Miramax Films is proud to announce that Gillian Anderson, Billy Crudup, Claire Danes and Minnie Driver have signed to voice the English Language dubbed version of PRINCESS MONONOKE .

Gillian Anderson ("The X Files," TV series and feature film, upcoming Miramax films "The Mighty" and "Dancing About Architecture") will be the voice of Moro, Billy Crudup (upcoming films "Without Limits" and "The Hi-lo Country") will be the voice of Ashitaka, Claire Danes ("Romeo & Juliet" and upcoming films "The Mod Squad" and "Brokedown Palace") will be the heroine San and Minnie Driver ("Good Will Hunting" and Miramax's upcoming "An Ideal Husband" will be the voice of Lady Eboshi.

Neil Gaiman, the creater/writer of the award-winning monthly DC COmics series "Sandman" and best-selling author, wrote the script for the English-language dubbed version of PRINCESS MONONOKE.

Directed by Japan's leading animator, the acclaimed Hayao Miyazaki, whose Studio Ghibli has created a string of critically acclaimed, award-winning animated films, PRINCESS MONONOKE has been eagerly anticipated outside of Japan. One of only two films to break $150 million (US) at the Japanese box office, PRINCESS MONONOKE is the second highest-grossing film in the country's history, behind "Titanic."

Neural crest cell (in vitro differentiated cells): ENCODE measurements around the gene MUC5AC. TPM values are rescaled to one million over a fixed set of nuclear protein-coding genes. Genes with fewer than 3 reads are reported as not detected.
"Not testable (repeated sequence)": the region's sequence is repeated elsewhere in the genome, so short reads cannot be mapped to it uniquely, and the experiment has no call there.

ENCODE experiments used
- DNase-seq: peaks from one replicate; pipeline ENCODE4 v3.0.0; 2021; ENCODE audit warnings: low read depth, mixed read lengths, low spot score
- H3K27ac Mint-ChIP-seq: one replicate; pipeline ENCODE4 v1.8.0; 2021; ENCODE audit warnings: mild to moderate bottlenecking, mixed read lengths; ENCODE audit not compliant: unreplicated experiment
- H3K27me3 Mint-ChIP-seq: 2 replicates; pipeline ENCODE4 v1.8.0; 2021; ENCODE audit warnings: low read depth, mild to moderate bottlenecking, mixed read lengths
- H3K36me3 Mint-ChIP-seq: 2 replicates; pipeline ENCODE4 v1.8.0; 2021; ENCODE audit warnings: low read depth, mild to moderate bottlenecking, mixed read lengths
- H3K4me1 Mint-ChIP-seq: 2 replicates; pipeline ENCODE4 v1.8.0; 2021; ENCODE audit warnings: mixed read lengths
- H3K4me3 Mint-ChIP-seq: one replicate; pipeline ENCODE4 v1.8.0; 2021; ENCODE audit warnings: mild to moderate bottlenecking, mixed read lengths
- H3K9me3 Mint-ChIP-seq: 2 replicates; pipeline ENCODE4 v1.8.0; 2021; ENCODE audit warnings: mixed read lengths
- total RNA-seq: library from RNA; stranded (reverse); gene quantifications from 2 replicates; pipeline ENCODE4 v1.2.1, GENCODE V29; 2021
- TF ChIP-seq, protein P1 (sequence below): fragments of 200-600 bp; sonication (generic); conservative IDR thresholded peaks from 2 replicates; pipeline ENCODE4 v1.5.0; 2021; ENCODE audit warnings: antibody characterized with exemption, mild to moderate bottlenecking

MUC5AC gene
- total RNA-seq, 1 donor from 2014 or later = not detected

Back to Index   

68). CNN Showbiz Today

July 16, 1998  


MORET: Gillian Anderson and Claire Danes are finding themselves  drawn to an animated film. They've agreed to lend their voices to an American version of a Japanese hit, called "Princess Mononoke." Now, they have become the latest stars to pipe up in the sound booth, lending their voices to animated hits.


Back to Index   

69). Houchi Sinbun

(The following is an unofficial English translation of the article. - Ryoko)

September 29, 1998

"Princess Mononoke" to be released in the US next April. Claire Danes will dub it.

On September 28th, it was formally decided that "Princess Mononoke" (directed by Hayao Miyazaki) will be released in the US next April. As a Japanese movie, its release in 1,000 theaters is unprecedented in scale in terms of the voice cast and total cost.

Miramx, a subsidiary of Disney, will handle the US release. The most widely released Japanese film in the US so far is "Shall We Dance?," which was released in about 300 theaters. "Mononoke Hime" is definitely getting the same treatment as other Hollywood blockbusters.